The law is set to take effect on Aug. 13; on that date, all health care workers at the covered facilities must be paid a minimum wage of $25 an hour. That represents a 55% increase in the minimum wage over the current $16.04 level that took effect on July 1.
The hospital coalition, led by the Hospital Association of Southern California, a downtown Los Angeles-based industry advocacy organization, has taken a two-pronged approach to stopping the city ordinance.
It launched a petition drive place the measure on the November ballot as a referendum with the intent to campaign against it. The coalition must submit 41,000 signatures to the Los Angeles City Clerk’s office within 30 days after the petition launch. On the date that a sufficient number of signatures are verified, the law is halted; in this case, that would likely take place before the Aug. 13 effective date of the law.
And on July 19, the hospital association and three local hospitals filed a lawsuit in U.S. District Court – Central District, alleging that the ordinance violates the federal equal protection clause; the suit seeks an immediate stay and then a permanent injunction. The three hospital facilities acting as plaintiffs are Barlow Respiratory Hospital, which has facilities in Elysian Park and Van Nuys, PIH Health Good Samaritan Hospital in L.A.’s Westlake district and Providence Holy Cross Medical Center in Mission Hills.
The coalition’s main argument in both the referendum drive and the lawsuit is that the city ordinance unfairly targets only large-scale privately-run health care providers, leaving the bulk of health care workers in the city uncovered.
“This ordinance is deeply flawed, inequitable, and discriminatory,” George Greene, the hospital association’s chief executive, said in the announcement of the referendum effort. “It requires pay increases for only some workers at some facilities, while completely excluding workers doing the exact same jobs at other providers,” he added.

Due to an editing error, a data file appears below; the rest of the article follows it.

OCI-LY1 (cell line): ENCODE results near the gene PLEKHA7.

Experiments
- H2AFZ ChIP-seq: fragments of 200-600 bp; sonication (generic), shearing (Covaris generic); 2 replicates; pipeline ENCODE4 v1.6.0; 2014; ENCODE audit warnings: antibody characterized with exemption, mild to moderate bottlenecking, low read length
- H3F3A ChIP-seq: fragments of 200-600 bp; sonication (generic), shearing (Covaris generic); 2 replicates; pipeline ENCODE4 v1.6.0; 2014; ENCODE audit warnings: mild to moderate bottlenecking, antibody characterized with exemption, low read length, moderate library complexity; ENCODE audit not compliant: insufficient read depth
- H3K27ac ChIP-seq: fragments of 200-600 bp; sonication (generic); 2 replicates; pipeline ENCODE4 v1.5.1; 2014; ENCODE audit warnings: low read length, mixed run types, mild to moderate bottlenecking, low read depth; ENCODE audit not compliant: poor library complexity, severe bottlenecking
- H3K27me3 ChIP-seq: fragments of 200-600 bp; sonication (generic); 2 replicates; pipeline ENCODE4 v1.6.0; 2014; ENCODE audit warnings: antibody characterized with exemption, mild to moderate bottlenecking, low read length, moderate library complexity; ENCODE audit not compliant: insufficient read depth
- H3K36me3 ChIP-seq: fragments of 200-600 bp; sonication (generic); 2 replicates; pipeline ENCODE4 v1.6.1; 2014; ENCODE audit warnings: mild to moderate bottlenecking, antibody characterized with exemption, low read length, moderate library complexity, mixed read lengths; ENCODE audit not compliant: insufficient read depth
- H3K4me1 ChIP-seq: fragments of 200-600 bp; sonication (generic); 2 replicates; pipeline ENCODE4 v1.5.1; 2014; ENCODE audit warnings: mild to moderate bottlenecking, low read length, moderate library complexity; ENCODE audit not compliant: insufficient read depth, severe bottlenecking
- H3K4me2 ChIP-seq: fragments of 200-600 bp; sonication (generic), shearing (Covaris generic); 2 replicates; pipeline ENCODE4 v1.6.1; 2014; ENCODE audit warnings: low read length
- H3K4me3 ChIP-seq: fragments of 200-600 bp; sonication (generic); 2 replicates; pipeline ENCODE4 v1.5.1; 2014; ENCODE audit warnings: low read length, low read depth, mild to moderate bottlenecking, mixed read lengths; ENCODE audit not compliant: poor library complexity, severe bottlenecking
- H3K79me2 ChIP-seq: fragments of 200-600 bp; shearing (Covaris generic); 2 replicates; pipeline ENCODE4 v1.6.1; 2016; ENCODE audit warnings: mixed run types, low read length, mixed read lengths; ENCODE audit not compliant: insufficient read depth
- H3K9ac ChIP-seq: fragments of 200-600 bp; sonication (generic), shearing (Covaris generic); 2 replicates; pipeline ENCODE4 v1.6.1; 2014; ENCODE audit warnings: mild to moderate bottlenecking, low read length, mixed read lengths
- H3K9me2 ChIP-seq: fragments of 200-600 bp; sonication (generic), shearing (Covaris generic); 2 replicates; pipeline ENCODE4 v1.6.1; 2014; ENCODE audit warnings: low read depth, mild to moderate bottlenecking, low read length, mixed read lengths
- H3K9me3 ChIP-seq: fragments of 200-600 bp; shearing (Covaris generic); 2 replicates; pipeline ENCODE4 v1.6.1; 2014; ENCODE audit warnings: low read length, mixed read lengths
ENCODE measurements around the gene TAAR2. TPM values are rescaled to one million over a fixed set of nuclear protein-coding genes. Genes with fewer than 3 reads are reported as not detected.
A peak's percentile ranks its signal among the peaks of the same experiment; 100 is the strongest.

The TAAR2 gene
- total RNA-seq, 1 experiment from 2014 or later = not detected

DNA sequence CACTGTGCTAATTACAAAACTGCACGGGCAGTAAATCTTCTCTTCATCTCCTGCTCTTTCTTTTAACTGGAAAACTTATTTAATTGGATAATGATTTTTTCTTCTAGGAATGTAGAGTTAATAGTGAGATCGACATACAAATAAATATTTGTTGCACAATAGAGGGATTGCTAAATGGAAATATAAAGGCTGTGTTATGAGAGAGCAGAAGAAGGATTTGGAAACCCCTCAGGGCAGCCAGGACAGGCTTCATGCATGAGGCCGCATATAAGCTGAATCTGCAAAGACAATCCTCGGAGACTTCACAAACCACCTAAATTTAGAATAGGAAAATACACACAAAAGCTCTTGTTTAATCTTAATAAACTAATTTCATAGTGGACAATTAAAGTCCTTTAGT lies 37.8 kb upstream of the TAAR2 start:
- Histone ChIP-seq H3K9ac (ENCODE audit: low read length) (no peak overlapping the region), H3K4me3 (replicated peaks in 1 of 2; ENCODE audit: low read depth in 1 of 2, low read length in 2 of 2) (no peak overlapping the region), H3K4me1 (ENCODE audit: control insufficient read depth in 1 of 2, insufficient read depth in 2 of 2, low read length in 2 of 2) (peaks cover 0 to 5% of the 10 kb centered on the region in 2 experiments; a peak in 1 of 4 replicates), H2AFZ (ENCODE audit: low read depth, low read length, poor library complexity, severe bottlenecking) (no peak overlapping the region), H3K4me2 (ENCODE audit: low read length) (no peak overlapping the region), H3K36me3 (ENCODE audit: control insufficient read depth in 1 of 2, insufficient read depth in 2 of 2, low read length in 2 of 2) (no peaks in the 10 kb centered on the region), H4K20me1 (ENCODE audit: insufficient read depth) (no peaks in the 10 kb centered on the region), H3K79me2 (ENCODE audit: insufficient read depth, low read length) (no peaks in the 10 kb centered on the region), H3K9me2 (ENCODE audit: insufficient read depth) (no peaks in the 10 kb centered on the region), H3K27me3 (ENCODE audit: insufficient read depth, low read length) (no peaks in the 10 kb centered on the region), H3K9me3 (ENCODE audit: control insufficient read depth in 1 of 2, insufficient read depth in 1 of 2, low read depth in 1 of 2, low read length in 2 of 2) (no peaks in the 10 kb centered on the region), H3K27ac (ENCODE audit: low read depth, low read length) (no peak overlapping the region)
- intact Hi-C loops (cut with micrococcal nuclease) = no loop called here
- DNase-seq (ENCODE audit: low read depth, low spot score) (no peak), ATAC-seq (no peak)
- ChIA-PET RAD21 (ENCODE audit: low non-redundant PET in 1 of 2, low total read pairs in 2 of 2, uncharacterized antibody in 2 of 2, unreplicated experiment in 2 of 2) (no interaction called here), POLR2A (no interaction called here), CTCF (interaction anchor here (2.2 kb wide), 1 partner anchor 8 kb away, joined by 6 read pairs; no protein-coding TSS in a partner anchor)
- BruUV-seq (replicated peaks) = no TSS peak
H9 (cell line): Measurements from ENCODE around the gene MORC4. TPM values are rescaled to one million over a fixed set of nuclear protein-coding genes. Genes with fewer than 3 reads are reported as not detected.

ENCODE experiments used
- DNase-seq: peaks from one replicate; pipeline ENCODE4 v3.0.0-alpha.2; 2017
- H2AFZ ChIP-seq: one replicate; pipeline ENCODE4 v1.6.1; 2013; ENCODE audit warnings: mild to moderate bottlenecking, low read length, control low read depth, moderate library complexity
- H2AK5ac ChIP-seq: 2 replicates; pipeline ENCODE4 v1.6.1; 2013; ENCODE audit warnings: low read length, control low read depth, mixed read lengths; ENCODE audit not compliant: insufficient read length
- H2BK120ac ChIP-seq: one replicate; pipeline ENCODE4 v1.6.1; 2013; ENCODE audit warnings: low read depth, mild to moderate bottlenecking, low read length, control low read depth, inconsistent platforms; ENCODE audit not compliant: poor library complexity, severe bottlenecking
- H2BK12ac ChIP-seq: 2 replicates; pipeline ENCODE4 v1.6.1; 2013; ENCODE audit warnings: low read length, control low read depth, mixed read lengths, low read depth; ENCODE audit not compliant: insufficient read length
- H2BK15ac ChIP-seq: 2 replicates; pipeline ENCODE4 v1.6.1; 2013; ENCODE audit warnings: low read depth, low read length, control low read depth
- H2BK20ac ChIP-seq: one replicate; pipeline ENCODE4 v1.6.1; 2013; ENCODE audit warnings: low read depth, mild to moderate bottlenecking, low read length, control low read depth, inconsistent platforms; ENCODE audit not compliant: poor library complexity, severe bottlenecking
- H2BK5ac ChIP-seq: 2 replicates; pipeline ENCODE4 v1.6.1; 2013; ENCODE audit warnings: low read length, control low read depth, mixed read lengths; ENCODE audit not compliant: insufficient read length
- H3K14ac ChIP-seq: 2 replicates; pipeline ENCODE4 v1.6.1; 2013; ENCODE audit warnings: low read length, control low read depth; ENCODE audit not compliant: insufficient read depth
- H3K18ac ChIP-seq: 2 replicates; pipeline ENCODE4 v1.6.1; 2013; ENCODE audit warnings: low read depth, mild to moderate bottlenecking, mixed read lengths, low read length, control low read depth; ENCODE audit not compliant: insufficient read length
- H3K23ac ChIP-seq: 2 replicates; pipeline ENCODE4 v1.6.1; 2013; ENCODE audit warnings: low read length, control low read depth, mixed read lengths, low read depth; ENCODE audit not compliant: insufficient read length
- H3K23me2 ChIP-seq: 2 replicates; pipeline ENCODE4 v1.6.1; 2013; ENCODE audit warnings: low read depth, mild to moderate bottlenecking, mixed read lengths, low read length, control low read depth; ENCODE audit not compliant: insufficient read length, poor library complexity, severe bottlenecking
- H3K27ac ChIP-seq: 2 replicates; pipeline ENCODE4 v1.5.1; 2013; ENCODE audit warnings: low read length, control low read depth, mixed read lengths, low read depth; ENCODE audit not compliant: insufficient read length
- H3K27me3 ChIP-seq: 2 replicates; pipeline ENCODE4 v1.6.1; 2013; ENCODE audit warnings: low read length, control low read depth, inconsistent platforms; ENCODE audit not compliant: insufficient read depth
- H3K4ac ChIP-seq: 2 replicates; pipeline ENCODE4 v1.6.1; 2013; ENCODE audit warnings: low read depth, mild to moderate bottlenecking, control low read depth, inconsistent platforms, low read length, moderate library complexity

But hospitals have also made a financial argument, pointing out that the pandemic placed severe strains on the finances of many facilities and that federal pandemic relief was often too little to handle the repeated waves of Covid hospitalizations.
AltaMed absorbing cost
Yet AltaMed executives say they can handle the steep minimum wage hike without making any cuts to offset the budget hit.
De la Rocha told the Business Journal that the wage hike is costing between $12 million and $15 million to implement. That includes the hike to $23 an hour that took place on June 26 and the future increases to reach $25 an hour by 2025.
In preliminary information released from its IRS Form 990 filing covering the year 2020, AltaMed reported $871 million in revenue that year; in past years, that revenue has come from a mix of managed care contract fees, patient fees and a relatively small amount of government grants.
De la Rocha said the money to pay for the minimum wage increase is coming from AltaMed’s contribution margin, which is defined as the difference between the sale price of a product or service and the variable costs associated with its production and sales process.
“Nothing is being cut to increase wages,” he said.